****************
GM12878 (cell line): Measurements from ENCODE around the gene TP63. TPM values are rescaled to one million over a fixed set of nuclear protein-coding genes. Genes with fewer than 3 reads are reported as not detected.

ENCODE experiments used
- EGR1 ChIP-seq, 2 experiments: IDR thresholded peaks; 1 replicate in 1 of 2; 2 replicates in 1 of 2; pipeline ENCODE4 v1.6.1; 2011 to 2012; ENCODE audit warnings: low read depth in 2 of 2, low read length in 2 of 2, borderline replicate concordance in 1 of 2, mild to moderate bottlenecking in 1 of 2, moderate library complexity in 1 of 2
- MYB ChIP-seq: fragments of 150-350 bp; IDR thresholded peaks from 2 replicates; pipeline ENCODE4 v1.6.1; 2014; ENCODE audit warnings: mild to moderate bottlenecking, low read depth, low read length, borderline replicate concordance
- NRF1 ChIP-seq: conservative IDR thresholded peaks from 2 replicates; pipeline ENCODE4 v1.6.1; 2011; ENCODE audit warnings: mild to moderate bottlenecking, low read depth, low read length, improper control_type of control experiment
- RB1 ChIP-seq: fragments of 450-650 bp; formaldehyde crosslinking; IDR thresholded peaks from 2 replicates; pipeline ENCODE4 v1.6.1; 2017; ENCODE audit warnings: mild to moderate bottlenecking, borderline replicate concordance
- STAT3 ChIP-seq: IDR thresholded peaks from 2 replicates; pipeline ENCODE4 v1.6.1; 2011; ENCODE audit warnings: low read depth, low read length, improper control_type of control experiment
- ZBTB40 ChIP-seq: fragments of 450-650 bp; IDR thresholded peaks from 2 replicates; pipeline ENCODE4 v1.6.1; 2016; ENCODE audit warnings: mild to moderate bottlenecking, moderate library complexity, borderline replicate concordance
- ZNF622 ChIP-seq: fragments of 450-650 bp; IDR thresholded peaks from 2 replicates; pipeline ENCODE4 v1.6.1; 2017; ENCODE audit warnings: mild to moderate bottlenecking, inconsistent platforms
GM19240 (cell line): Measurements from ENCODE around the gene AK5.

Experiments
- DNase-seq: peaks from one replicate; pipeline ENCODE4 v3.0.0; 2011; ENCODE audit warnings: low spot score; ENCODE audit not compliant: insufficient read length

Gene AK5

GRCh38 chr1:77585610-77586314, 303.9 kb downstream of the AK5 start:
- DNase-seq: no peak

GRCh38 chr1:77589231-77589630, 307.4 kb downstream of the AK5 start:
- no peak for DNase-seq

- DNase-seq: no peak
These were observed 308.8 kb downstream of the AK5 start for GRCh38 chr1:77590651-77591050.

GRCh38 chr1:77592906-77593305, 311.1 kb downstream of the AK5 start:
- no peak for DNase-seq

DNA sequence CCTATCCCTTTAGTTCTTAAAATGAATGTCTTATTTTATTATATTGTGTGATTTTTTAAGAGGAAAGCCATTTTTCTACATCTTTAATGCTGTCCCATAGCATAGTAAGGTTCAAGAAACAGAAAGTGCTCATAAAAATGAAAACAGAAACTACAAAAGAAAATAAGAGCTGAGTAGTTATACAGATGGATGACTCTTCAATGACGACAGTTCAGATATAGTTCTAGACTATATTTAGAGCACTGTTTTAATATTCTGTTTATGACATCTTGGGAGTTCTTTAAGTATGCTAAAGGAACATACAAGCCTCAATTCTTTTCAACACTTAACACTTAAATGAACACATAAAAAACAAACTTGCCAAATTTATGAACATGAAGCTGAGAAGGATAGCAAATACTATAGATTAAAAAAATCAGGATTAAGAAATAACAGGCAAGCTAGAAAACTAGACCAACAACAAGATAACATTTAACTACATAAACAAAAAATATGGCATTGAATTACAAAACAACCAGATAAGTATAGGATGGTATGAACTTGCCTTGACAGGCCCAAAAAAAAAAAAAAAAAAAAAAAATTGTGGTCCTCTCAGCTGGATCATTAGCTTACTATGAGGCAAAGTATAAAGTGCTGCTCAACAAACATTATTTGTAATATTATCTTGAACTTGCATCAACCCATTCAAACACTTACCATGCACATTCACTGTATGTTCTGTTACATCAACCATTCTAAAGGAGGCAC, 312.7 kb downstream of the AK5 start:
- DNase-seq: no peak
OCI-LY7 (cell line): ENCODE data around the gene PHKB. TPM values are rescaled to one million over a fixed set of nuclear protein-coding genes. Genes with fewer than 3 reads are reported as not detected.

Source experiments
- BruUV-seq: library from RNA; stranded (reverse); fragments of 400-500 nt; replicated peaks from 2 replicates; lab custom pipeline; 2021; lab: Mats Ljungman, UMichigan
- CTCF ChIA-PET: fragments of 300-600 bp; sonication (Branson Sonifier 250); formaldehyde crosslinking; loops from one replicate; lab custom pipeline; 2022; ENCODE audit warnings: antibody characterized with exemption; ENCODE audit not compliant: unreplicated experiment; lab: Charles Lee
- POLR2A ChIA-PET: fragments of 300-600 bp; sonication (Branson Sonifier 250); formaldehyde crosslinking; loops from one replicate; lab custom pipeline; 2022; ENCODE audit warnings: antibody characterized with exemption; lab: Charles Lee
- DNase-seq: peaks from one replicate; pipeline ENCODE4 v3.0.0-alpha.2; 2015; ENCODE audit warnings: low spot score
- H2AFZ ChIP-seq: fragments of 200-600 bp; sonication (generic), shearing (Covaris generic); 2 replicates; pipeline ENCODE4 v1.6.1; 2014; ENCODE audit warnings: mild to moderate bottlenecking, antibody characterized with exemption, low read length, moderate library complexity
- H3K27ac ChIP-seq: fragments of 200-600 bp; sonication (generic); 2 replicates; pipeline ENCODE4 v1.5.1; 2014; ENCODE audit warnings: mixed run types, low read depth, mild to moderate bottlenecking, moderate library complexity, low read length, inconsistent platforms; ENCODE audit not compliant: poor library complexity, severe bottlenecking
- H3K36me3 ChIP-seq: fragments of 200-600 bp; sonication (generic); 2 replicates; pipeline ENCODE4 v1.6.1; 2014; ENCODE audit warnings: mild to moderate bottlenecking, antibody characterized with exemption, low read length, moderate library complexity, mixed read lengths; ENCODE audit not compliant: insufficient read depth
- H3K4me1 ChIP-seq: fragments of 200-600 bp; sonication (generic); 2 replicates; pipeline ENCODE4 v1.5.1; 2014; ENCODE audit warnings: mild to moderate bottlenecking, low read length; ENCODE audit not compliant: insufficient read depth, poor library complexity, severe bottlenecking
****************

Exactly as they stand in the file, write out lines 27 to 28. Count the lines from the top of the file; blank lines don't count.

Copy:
- CTCF ChIA-PET: fragments of 300-600 bp; sonication (Branson Sonifier 250); formaldehyde crosslinking; loops from one replicate; lab custom pipeline; 2022; ENCODE audit warnings: antibody characterized with exemption; ENCODE audit not compliant: unreplicated experiment; lab: Charles Lee
- POLR2A ChIA-PET: fragments of 300-600 bp; sonication (Branson Sonifier 250); formaldehyde crosslinking; loops from one replicate; lab custom pipeline; 2022; ENCODE audit warnings: antibody characterized with exemption; lab: Charles Lee